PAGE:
What Startups Can Learn from the Great Bubble Wrap Blowup…
This past week, Sealed Air Corp., the original seller of Bubble Wrap®, rolled out a new version of its flagship product: a new packaging material called iBubble that took up one-fiftieth of the space of the traditional wrap, but lacked one key feature: it didn’t pop.
It was a smart solution to a packaging storage problem that, pun intended, blew up in their face. But it was a move that had even their key media questioning its wisdom. As a possible lesson to tech startups, what might Sealed Air have considered first?
Consider your entire “chain of users,” not just a single target.
In the eyes of Sealed Air, their target was the packagers when, in fact, the audience included those who received the bubble-wrapped items. Forgetting that audience was their single biggest mistake, especially considering Sealed Air is perfectly aware that Bubble Wrap has a cult following. Bubble Wrap “has transformed into an unexpected pop culture icon, becoming most recognized for the satisfying release that comes with the popping of each bubble,” said Sealed Air president William Hickey in 2012.
Sealed Air’s clear product awareness- coupled with the fact that a Facebook group dedicated to those who like popping bubble wrap has over 500,000 followers- should have informed their product strategy. Sealed Air should have been sensitive to the many people with a deep-seated affinity for the traditional product outside of the packaging community.
Changes to long-standing brands rarely work today without engaging your target audience first.
Brand history is littered with examples of times when consumers should have been consulted first. From New Coke to Harley Davidson perfume, brand “surprises” rarely succeed. Today’s prosumers like to feel like they are being included in the decision-making. For Sealed Air, a smarter move might have been to engage their audience spectrum to explore solutions that would improve Bubble Wrap, then introduce the new solution as a result. Doritos is now expanding their product offerings by first soliciting crowd-sourced ideas for new flavors, then market-testing a winning few to see which work in the real world. The benefits are terrific: a multi-stage series of PR events, passionate and engaged consumers who have a sense of ownership, and potential product line expansion into a ready-made market.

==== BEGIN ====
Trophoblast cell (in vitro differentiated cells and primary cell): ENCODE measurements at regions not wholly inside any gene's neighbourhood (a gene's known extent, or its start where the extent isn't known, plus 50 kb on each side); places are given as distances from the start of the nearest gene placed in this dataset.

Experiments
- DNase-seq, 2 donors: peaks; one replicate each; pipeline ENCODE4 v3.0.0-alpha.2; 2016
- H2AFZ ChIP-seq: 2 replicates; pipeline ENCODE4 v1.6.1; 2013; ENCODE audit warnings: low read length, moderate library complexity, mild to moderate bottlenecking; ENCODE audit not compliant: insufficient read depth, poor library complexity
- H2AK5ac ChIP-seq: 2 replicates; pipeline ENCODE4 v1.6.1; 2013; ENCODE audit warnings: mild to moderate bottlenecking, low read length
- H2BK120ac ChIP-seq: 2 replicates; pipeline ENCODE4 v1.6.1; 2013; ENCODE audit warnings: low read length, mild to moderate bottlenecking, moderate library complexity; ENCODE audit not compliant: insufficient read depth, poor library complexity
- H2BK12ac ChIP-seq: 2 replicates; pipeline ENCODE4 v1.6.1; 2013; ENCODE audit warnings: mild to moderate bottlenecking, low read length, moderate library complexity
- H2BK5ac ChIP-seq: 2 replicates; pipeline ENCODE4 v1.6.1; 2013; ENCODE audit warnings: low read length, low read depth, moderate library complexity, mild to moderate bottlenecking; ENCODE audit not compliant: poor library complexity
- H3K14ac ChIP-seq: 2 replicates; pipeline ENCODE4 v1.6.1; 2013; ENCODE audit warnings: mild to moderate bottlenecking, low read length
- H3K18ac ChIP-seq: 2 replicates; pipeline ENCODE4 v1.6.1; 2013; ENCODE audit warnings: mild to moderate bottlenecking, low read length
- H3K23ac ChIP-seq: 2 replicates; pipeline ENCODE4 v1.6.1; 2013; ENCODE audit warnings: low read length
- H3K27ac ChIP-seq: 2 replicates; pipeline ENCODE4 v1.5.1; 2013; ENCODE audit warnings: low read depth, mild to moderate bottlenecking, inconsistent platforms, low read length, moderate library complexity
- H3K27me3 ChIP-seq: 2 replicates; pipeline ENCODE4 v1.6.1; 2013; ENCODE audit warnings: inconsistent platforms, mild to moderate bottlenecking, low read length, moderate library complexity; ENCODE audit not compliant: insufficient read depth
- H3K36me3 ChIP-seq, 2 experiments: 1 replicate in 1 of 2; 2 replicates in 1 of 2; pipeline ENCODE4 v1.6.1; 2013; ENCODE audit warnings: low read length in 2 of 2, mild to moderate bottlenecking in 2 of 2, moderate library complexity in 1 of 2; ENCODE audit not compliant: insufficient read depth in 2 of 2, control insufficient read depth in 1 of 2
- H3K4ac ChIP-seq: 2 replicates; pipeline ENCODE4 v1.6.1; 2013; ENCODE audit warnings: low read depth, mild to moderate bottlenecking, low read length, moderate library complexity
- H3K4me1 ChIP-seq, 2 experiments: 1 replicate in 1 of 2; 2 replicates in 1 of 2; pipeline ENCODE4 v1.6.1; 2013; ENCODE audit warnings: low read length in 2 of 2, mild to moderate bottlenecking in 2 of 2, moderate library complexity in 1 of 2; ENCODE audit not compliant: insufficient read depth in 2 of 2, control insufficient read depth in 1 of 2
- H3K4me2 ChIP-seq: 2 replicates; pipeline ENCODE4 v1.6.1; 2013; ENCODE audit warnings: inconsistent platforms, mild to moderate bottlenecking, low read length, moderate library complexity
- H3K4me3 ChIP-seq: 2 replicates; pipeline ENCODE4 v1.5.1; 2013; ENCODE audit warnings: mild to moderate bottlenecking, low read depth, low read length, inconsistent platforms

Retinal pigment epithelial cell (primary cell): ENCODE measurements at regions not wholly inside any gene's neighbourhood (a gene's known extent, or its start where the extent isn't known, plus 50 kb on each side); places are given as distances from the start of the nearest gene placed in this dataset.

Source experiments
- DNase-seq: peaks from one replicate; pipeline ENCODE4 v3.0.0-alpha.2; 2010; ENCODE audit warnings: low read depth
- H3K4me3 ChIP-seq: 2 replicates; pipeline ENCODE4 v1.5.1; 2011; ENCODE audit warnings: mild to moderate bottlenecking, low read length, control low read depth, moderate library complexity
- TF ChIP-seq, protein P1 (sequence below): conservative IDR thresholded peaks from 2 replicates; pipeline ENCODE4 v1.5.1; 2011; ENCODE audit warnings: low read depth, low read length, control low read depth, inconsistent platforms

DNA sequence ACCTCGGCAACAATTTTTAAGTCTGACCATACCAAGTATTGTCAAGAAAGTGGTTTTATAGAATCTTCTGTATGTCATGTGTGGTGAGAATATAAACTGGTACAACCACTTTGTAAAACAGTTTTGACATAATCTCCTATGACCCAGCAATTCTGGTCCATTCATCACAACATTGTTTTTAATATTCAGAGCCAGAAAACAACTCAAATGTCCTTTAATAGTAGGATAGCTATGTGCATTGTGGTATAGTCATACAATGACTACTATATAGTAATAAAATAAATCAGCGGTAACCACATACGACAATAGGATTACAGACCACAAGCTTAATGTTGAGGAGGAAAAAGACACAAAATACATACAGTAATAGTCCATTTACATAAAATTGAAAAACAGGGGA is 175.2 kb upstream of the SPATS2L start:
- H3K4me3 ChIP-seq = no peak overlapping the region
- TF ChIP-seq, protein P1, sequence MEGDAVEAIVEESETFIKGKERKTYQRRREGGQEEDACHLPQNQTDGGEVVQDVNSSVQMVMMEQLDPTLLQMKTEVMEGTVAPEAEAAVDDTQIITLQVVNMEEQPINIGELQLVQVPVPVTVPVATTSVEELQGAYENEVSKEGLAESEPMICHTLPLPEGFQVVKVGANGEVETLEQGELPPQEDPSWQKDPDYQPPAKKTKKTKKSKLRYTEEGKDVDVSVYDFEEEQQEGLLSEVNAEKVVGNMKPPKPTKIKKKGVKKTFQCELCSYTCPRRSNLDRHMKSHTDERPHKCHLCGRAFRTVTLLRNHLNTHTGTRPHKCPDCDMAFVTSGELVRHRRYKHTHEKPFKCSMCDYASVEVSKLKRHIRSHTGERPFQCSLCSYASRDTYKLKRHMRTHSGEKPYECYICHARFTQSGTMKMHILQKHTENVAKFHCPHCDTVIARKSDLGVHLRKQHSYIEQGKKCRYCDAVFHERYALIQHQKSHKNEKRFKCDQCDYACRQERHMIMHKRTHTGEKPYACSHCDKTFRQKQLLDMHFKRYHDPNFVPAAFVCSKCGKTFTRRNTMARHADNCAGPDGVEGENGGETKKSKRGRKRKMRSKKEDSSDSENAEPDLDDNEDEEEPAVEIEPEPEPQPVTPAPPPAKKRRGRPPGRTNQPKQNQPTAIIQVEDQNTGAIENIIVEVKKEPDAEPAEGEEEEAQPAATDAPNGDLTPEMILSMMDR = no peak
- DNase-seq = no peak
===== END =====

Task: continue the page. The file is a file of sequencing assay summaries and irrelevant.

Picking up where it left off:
Be sensitive to all brand dimensions.
Two of the most compelling aspects of Bubble Wrap are its touch and sound. Losing this is losing part of the brand experience. The compressed air “pop” of a can of soda being opened… the “snap” of a Kit-Kat bar… these are also subtle dimensions of the brand experience. Audio branding is particularly critical in the app world; the unique notification “ping” you create may be just as valuable as the user interface you design.
Be crystal-clear when making a major product change.
What was lost in transmission was that Sealed Air wasn’t discontinuing its classic Bubble Wrap, but simply adding a new product. However, they didn’t underscore and emphasize that fact enough. Sealed Air could have stated “This will not replace our popular classic Bubble Wrap” and even marshaled some consumers to support the change in a fun way by creating two camps of Bubble Wrap supporters ( “pro-pops” versus “no-pops”).
Unfortunately, they instead chose to clarify the news via social media after the negative feedback exploded on the Web. When the shouts of social media dismay started, their explanation was drowned out in the virtual outcry. The marketing take-away here is thorough planning up front can prevent problems like this. A second lesson is that the social media universe is much more interested in stating their opinions than in listening to what the source has to say…It’s just more fun that way.
And finally, choose your product name wisely.
Sealed Air went with iBubble for their new more efficient, space-saving product. We’re assuming the “I” refers to inflatable because packagers can blow up the new flat Bubble Wrap for shipping purposes, but seriously… resorting to the overused iAnything? iNough.